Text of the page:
But then lastly there is Jesus’ demand. The interesting thing about Jesus’ next move after this evening of healing is that he does not pander to the crowd. So we read in verse 18: "When Jesus saw the crowd around him, he gave orders to cross to the other side of the lake." Jesus was never interested in playing to the crowd. In the gospel we often find him withdrawing for some time and space at times when we might have been tempted to milk the enthusiasm. But he doesn’t want the crowds to detract him from his main purpose which is to tell people about the kingdom of God and how to enter it. Healing is a signpost to who he is but not the be all and end all of his ministry. So he withdraws. And it must have raised the question in some minds, "Well am I going to follow Jesus now he’s leaving or shall I quit?" And that’s what happens in the next few verses. Two men come to him and intend in some way to follow him, but Jesus detects in both some problems. And the point that we will see from both these men is that if we want to follow Jesus and accept his rescue for us, if we want to come to him to find rest, then there will be a cost involved. In this life following him will not be easy. And the two men represent too mistakes.


a) Don’t be too quick to promise- That was the mistake of the first man. He’s a scribe, a teacher of the law, part of a group often opposed to Jesus, but here it seems open to the possibility of following Jesus, although probably only as a distant admirer. Verse 19: "Teacher, I will follow you wherever you go." Well we can applaud the enthusiasm. And yet Jesus tempers his enthusiasm with cold realism, verse 20: "Foxes have holes and birds of the air have nests, but the Son of Man has nowhere to lay his head." Maybe this scribe thought it would be a matter of prestige following Jesus, the great rabbi, the famous teacher. Maybe he could put it on his CV a little later up the career ladder as someone who has experienced the more radical elements of the Jewish religion. Maybe he really did like what Jesus was saying. And yet Jesus is clear. "Following me is not a bed of roses. It’s hard and tough. You’ve got to be prepared to have difficulties, you’ve got be prepared to put your neck on the line, you’ve got to go where I go, sometimes places which are not pleasant. You’ve got to give your all. Yes there will be times of great joy, but there will also be times of great hardship because you follow me. Have you thought about it?" he’s saying. And he’d say the same to us. Don’t be too quick to promise when you’ve not given thought to the consequences. One writer puts it like this: "Little has done more to harm the Christian church than the practice of filling its ranks with every volunteer who is willing to make a little profession, talk fluently of experience, but display little of perseverance." Remember Peter. "I’ll die with you Lord," he said. And yet just a few days later, he would betray his Lord. Jesus wants disciples who have thought about the cost and are willing to pay it. Don’t be too quick to promise.


b) Don’t be too slow to perform- But also don’t be too slow to perform. That was the mistake of the second man. Matthew calls him a disciple. That’s probably not referring to one of the twelve, but rather seems to be a loose term for someone who wanted to be attached to Jesus in some way. Now at first his response looks fair enough. Verse 21: "Lord, let me first go and bury my father." Surely there can be nothing wrong with that? After all, it does say ‘honour your father and mother’ in the Bible and this would be part of that. But Jesus’ words are very startling aren’t they? Verse 22: "Follow me and let the dead bury their own dead." What does Jesus mean? Well the proverb Jesus utters probably means something like: "Let the spiritually dead bury the physically dead." In other words, let others get on and do that for you. But that doesn’t water down the challenge. The challenge Jesus is laying down to this man, and to us, is don’t let anything, not even family ties, get in the way of allowing you to follow me. He’s saying that he is so important that he has absolute priority over our lives. He’ll say a similar thing in chapter 10, where he says: Anyone who loves his father or mother more than me is not worthy of me." Very strong words. Now of course he’s not saying hate your father and mother and dishonour them. Of course not. In fact, you can imagine that Jesus would allow a disciple of his to go a parent’s funeral. But the challenge remains clear. It’s all or nothing. Follow me above everything else. Don’t be slow to perform.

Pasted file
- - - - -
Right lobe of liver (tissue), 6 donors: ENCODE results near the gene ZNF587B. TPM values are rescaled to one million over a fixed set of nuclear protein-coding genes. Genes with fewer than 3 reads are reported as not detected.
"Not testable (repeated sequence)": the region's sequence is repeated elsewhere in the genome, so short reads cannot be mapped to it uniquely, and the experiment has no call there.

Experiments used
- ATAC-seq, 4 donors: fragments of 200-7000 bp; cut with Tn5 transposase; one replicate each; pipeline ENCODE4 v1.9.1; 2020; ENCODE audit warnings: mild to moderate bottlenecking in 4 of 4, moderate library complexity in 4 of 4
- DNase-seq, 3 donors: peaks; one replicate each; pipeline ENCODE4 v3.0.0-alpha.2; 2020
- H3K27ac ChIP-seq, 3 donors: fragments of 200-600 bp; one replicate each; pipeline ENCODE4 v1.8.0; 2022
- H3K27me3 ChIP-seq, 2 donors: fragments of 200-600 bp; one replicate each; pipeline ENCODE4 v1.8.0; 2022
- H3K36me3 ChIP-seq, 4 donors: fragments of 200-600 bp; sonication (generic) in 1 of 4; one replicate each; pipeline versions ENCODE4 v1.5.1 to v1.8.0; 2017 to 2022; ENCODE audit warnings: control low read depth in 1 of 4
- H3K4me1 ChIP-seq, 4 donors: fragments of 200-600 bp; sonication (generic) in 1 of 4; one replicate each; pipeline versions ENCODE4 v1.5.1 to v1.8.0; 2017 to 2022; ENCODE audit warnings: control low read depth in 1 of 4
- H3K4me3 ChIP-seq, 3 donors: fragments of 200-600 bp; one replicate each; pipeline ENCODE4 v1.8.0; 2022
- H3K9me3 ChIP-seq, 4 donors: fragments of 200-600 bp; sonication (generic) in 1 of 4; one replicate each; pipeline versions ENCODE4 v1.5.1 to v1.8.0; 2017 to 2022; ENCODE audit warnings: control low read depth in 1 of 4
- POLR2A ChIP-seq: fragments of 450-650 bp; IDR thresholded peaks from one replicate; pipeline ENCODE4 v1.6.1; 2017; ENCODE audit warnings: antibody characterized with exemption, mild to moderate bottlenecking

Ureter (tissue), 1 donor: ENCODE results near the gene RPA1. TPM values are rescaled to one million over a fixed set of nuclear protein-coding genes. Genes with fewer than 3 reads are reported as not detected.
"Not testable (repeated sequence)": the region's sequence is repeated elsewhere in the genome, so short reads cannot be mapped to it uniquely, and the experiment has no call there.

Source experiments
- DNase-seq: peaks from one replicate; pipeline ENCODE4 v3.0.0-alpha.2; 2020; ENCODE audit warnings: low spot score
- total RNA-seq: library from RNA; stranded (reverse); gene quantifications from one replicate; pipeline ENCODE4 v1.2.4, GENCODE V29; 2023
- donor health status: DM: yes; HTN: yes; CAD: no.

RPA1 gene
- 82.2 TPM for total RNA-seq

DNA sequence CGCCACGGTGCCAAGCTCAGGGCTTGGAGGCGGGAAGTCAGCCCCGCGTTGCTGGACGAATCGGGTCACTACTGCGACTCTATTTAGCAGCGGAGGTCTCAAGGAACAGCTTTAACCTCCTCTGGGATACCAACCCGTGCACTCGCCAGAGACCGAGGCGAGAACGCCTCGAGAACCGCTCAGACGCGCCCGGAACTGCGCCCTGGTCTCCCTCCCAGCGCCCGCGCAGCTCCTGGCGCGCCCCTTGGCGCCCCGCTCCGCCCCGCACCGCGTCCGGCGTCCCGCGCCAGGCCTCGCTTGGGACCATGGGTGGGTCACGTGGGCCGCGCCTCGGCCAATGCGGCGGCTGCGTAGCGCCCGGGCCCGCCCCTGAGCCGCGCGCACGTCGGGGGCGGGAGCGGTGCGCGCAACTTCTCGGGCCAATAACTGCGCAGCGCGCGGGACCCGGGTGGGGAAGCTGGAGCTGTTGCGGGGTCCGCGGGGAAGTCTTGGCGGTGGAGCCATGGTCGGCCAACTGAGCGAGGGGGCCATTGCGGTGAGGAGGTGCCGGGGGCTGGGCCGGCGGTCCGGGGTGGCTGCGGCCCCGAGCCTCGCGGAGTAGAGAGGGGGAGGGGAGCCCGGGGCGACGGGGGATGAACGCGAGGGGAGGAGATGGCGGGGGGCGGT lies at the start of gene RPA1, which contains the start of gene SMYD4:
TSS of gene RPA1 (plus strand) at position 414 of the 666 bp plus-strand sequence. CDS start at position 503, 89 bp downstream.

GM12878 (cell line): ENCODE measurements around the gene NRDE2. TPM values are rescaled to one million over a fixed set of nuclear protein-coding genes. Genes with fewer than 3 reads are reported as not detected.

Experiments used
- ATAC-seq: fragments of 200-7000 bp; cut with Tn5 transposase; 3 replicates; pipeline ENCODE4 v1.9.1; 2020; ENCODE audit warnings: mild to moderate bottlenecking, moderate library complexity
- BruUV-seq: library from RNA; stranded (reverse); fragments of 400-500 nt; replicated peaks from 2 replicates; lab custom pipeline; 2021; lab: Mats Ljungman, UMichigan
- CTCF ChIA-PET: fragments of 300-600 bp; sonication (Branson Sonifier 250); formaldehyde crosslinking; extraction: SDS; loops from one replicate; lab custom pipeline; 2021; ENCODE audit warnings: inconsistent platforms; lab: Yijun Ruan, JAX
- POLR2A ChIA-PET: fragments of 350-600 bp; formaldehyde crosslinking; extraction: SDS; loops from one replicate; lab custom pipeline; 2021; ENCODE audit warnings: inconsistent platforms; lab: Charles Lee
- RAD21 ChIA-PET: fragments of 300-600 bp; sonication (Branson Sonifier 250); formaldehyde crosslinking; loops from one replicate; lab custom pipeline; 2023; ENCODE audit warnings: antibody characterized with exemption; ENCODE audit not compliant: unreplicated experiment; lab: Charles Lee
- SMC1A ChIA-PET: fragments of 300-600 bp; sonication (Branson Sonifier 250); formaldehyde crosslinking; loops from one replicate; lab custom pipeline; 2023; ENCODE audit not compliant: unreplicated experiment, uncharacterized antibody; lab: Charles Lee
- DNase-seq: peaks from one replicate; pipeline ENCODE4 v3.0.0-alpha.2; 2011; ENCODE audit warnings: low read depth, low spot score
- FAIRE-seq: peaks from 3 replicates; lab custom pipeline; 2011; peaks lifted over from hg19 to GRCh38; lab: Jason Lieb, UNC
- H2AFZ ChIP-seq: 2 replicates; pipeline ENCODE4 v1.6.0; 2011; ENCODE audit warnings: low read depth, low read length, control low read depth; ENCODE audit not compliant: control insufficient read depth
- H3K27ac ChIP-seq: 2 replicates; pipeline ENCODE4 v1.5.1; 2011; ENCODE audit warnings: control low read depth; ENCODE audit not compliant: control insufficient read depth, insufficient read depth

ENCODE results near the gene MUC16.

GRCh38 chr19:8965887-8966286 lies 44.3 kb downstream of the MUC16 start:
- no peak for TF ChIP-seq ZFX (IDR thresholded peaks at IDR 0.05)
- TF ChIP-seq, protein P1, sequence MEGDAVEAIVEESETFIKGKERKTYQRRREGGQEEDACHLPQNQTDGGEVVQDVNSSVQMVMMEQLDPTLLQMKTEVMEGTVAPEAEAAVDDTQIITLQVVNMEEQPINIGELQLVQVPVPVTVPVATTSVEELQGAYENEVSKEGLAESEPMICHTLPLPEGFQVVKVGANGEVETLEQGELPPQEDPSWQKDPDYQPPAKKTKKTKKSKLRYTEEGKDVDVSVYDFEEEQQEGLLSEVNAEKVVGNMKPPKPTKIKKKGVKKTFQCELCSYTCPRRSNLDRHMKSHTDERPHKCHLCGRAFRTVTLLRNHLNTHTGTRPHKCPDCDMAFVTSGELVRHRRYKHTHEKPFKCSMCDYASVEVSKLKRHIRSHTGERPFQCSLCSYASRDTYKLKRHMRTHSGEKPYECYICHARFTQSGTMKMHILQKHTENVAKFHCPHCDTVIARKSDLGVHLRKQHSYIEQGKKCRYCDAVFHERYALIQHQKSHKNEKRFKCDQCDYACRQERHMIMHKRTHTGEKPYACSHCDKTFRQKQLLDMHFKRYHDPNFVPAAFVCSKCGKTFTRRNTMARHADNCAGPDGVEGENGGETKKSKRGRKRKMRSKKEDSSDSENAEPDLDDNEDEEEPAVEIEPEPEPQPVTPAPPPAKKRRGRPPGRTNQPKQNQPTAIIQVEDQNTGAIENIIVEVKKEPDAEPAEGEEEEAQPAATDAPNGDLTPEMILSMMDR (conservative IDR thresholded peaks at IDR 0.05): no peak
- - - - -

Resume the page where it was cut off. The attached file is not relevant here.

And what right does Jesus have to say these things? Well it’s only because he has the authority of God himself that he can demand such things of us. And after all, he has carried our infirmities and diseases for us on the cross. What demand could possibly be too high for us to pay after all he has done for us. The wonderful thing is that we are saved by grace, there is nothing we can do to gain his love for us. And yet there is everything we can do as we seek to live for him. William Carey was one man who took Jesus seriously and was not slow to perform. He is known as the founder of modern missions, and was a missionary in India from 1793 to 1834, almost forty years. He never went home on furlough, and he translated the entire Bible into six different languages, and parts of the Bible into twenty nine other languages. And yet all that remains on his tombstone is this: "William Carey: A wretched, poor and helpless worm, on thy kind arms I fall." You see Carey knew that Christ was his only hope and refuge and yet he gave his all to his service. He counted the cost and then was willing to pay it.

Few of us I guess will do what Carey did, and yet all of us need to listen again to this challenge Jesus gives us this morning. Are we slow to perform in putting Christ first in our lives? Are there things holding us back from giving all to him? Maybe a relationship, maybe a fear of upsetting parents, maybe a love of our wealth holding us back from giving sacrificially, maybe a fear of being looked down on by others holding us back from telling others. Follow me, says Jesus. And don’t look back.

That’s Jesus’ demand.

Well what do you think is most important? Events such as this week make us think don’t they? Well Jesus has shown us what is most important. He’s shown us his authority in his healings, he’s shown us his mission to rescue us and to give us a refuge and hope, and he’s shown us his demand, the call to follow him despite the cost. What’s most important for you? As the hymn writer says: "On Christ the solid rock I stand, all other ground is sinking sand."